By retracing these paradoxes, this new wave of writers shows that placing their Russia at the heart of their work is an act of recovery, rather than a marketing ploy. Reyn works inside classic Russian novels while highlighting the variety of experiences excluded by Russian culture. In her story, the Jewish Anna K has as much “Russian soul” as Tolstoy’s Anna Karenina.
Likewise, in the novel by Ellen Litman Russian club, a Russian Slavic lecturer in America berates a Russian Jewish immigrant student for her essay on Silver Age immigrant writers. “For a real Russian,” proclaims the speaker, “immigration is death. A Russian poet cannot survive in immigration. Yet such speakers are misinterpreted as Russian Jews in America, Israel and Germany claim their Russia and their position in Russian cultural history. While for centuries Jewish writers have been slandered and persecuted in Russia, their descendants abroad receive the honors they deserve.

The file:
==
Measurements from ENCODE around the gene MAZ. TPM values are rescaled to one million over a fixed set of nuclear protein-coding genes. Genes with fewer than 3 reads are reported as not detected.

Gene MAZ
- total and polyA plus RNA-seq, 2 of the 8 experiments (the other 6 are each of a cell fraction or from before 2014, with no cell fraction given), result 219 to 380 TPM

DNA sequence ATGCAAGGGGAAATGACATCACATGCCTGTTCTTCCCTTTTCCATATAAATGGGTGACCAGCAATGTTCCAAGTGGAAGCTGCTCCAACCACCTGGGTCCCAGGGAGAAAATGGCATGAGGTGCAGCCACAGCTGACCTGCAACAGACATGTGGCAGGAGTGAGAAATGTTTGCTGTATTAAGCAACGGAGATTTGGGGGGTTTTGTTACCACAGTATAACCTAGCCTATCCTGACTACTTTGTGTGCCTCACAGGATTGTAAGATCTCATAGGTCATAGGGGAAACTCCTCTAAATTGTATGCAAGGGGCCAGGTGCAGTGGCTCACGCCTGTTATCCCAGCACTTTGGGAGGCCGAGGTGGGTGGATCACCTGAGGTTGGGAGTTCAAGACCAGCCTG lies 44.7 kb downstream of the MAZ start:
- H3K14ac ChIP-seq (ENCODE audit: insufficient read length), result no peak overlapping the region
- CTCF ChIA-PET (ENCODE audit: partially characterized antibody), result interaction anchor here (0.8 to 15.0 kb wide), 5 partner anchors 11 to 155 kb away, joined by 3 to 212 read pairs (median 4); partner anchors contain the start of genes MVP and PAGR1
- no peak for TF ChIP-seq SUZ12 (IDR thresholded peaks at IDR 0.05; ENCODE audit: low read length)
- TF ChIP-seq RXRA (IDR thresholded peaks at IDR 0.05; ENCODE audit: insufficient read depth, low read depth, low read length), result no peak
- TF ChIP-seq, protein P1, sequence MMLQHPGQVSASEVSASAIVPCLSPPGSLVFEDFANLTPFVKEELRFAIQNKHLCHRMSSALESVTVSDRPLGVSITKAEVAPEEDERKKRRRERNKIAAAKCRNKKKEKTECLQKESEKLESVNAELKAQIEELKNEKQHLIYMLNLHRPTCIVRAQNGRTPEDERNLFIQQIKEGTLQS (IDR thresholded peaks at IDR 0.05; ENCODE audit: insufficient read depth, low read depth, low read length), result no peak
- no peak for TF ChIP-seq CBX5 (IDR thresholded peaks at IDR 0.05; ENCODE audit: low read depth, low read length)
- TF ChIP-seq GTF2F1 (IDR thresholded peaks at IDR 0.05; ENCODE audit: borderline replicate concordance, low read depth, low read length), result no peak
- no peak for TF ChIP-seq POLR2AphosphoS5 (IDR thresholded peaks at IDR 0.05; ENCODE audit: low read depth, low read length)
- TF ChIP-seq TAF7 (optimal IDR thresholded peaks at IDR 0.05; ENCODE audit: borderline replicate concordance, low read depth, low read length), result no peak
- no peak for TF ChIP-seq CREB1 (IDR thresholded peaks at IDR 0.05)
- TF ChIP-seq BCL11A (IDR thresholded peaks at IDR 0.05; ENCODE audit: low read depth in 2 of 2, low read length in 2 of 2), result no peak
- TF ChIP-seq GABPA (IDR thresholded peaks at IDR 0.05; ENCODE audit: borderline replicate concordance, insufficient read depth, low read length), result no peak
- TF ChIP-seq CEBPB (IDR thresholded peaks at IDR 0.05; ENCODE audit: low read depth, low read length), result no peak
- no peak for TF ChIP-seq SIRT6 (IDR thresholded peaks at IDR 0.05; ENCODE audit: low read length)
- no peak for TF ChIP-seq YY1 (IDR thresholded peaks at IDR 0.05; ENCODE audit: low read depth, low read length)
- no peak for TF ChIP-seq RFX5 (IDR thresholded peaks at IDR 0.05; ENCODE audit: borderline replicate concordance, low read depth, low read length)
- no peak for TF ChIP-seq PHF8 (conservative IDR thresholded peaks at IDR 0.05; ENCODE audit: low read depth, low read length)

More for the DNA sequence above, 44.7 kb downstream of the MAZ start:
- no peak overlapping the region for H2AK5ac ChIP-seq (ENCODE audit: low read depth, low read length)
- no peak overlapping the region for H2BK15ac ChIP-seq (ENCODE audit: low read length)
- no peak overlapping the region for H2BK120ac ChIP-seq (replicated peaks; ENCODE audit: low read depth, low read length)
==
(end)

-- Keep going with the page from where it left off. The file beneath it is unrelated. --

Although the term “Russian-American literature” may have been coined by publishers eager to ring the cash registers, the possibilities it offers to its authors are clear: they can keep their identity cut off without being forced to comply. one or the other nationality. This literary recovery is precisely what Lara Vapnyar, author of There are Jews in my House and Memoirs of a Muse, described in his essay The writer as a tourist guide. “Then,” writes Vapnyar, “I miraculously acquired the three seemingly inaccessible identities – Russian, Jewish, American – by acquiring a new and most unexpected identity – that of a writer. “